The U.S. National Science Foundation (NSF) has committed $35 million to create and grow two scientific software hubs. The NSF is providing the funding to establish the Molecular Sciences Software Institute and the Science Gateways Community Institute, a pair of long-term scientific software hubs it sees enhancing what researchers can do on computers.
In setting up the hubs, the NSF has pulled together multiple organizations with a view to having them work collaboratively to advance specific fields of scientific software. At the Molecular Sciences Software Institute, 9 academic organizations will collaborate with industry to develop software intended to support insights into the molecular activities involved in chemical processes. The team behind the institute see this work driving forward research that has implications for human health.
“Ultimately, the institute will enable computational scientists to tackle problems that are orders of magnitude larger and more complex than those currently within our grasp, and will accelerate the translation of basic science into new technologies essential to the vitality of the economy and environment,” Daniel Crawford, a Virginia Tech chemistry professor who leads the Molecular Sciences Software Institute, said in a statement.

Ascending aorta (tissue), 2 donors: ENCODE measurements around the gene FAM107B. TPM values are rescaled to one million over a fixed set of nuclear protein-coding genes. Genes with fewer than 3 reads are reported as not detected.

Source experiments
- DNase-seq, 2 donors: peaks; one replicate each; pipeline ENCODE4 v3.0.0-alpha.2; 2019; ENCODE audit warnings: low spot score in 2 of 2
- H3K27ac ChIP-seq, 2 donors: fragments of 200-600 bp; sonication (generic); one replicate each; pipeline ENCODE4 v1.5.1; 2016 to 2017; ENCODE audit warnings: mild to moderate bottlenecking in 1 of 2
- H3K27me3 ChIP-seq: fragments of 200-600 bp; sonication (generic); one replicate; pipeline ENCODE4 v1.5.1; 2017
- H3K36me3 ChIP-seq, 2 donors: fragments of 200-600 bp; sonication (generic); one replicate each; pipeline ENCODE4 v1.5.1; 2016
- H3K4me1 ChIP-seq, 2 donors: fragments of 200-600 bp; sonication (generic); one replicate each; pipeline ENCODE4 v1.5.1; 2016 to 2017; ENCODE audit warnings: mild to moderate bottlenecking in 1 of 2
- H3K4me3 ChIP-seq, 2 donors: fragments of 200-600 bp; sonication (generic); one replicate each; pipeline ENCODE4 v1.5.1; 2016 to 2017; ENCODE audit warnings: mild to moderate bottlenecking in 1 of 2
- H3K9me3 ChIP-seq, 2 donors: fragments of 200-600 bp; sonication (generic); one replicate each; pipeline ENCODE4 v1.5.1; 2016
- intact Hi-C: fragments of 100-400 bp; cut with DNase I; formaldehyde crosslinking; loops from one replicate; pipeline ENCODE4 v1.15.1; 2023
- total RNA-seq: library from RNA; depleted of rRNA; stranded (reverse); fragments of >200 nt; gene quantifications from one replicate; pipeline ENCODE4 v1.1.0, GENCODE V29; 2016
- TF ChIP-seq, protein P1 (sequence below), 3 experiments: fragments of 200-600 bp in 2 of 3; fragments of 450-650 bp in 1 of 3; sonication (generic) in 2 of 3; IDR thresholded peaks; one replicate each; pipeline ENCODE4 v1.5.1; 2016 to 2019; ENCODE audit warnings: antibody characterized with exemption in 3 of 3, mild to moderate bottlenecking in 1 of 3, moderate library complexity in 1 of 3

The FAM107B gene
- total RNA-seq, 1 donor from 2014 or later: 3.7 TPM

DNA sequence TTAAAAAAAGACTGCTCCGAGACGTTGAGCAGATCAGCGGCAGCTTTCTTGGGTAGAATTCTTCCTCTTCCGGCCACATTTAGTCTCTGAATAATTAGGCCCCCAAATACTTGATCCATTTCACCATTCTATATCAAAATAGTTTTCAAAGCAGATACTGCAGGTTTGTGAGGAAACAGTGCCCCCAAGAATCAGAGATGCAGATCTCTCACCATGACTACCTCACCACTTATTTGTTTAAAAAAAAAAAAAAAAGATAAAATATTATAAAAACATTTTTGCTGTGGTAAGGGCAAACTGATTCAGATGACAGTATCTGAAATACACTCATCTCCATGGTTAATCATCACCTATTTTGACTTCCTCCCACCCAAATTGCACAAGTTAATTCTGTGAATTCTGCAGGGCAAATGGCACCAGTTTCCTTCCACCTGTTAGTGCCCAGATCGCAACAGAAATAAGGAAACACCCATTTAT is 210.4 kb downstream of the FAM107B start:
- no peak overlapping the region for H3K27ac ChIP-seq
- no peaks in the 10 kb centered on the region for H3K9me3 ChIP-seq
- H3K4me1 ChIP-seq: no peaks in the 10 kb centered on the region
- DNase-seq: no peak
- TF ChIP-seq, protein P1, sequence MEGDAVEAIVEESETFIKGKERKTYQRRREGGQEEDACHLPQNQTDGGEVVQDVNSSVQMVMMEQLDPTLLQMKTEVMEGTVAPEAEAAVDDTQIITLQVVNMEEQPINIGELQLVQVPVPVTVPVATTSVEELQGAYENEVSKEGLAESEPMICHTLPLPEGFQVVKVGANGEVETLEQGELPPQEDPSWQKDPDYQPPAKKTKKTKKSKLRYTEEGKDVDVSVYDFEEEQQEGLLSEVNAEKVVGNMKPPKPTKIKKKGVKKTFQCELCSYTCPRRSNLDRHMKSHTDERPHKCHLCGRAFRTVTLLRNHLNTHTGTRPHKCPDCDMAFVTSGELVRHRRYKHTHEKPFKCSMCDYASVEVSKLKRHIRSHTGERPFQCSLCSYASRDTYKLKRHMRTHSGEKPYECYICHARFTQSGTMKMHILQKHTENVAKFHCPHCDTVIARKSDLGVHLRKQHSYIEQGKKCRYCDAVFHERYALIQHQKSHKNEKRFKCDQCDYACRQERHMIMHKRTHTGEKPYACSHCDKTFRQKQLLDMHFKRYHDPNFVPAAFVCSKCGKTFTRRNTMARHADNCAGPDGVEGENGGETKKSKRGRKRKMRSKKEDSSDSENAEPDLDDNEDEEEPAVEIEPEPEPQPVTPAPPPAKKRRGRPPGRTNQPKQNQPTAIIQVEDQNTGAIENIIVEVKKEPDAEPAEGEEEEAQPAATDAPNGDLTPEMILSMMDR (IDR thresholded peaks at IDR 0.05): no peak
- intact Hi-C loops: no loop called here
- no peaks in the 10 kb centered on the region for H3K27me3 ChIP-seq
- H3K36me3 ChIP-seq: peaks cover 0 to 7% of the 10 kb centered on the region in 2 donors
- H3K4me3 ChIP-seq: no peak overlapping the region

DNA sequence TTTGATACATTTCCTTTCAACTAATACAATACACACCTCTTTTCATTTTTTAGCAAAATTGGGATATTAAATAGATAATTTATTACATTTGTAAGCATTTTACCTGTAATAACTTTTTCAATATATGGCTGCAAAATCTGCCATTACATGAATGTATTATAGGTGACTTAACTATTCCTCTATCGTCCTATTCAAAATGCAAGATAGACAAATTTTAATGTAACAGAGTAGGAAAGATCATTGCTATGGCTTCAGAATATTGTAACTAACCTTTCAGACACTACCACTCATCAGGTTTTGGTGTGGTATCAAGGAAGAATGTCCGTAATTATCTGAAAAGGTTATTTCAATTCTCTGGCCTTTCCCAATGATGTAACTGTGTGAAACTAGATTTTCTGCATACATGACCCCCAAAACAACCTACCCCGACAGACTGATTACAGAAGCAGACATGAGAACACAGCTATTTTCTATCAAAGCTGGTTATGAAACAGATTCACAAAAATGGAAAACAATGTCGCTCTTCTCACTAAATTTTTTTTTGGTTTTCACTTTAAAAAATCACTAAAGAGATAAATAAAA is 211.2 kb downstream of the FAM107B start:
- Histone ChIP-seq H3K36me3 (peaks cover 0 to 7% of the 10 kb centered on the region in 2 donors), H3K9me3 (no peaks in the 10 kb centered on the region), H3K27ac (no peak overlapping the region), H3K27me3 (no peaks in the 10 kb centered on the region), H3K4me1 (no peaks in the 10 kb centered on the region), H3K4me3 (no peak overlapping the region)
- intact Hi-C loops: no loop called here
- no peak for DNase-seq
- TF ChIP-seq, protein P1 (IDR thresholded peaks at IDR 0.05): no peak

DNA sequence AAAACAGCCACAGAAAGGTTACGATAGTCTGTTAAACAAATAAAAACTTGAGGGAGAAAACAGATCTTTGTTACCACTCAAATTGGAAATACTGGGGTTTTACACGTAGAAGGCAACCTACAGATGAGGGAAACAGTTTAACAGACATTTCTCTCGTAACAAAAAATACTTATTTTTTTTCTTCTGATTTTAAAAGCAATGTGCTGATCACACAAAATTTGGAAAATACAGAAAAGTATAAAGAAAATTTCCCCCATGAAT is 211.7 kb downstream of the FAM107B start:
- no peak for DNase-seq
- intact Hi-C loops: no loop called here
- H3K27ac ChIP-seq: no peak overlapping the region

The other hub, the Science Gateways Community Institute, is taking a similarly collaborative approach to the enhancement of scientific gateways. Such gateways allow researchers to access the U.S.’s shared cyberinfrastructure through mobile apps or web browsers. By increasing the number of researchers who can access centralized national computing resources, the institute can cut the risk of research being stymied by shortcomings in local infrastructure.
Both hubs are part of the Software Infrastructure for Sustained Innovation program the NSF set up in 2010 to support the development of scientific software. The NSF’s $35 million award marks the first time the program has been used to create large-scale institutes. The scaling up of the program’s financial support follows the initiation of the National Strategic Computing Initiative, a move by the government to support coordinated federal investment in high-performance computing.
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